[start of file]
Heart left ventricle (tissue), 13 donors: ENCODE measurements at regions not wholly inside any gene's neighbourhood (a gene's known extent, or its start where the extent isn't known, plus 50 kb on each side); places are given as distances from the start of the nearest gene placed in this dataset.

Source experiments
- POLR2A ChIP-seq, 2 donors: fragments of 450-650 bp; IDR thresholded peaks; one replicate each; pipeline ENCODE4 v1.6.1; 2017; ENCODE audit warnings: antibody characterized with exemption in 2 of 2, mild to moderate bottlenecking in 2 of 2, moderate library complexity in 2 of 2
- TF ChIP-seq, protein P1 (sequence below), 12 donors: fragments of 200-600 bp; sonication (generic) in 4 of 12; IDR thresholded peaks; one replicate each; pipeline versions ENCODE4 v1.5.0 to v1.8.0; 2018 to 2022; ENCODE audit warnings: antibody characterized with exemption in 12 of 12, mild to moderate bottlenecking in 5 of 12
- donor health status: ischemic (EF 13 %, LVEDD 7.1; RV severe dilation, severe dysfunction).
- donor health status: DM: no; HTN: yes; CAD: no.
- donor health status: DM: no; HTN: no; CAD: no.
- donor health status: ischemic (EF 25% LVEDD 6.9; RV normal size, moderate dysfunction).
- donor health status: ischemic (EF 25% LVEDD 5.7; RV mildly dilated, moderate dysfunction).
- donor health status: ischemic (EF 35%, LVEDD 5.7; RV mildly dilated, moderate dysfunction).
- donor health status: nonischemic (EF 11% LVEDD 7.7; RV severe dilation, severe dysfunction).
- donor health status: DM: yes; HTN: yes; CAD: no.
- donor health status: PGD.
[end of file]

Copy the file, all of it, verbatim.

Heart left ventricle (tissue), 13 donors: ENCODE measurements at regions not wholly inside any gene's neighbourhood (a gene's known extent, or its start where the extent isn't known, plus 50 kb on each side); places are given as distances from the start of the nearest gene placed in this dataset.

Source experiments
- POLR2A ChIP-seq, 2 donors: fragments of 450-650 bp; IDR thresholded peaks; one replicate each; pipeline ENCODE4 v1.6.1; 2017; ENCODE audit warnings: antibody characterized with exemption in 2 of 2, mild to moderate bottlenecking in 2 of 2, moderate library complexity in 2 of 2
- TF ChIP-seq, protein P1 (sequence below), 12 donors: fragments of 200-600 bp; sonication (generic) in 4 of 12; IDR thresholded peaks; one replicate each; pipeline versions ENCODE4 v1.5.0 to v1.8.0; 2018 to 2022; ENCODE audit warnings: antibody characterized with exemption in 12 of 12, mild to moderate bottlenecking in 5 of 12
- donor health status: ischemic (EF 13 %, LVEDD 7.1; RV severe dilation, severe dysfunction).
- donor health status: DM: no; HTN: yes; CAD: no.
- donor health status: DM: no; HTN: no; CAD: no.
- donor health status: ischemic (EF 25% LVEDD 6.9; RV normal size, moderate dysfunction).
- donor health status: ischemic (EF 25% LVEDD 5.7; RV mildly dilated, moderate dysfunction).
- donor health status: ischemic (EF 35%, LVEDD 5.7; RV mildly dilated, moderate dysfunction).
- donor health status: nonischemic (EF 11% LVEDD 7.7; RV severe dilation, severe dysfunction).
- donor health status: DM: yes; HTN: yes; CAD: no.
- donor health status: PGD.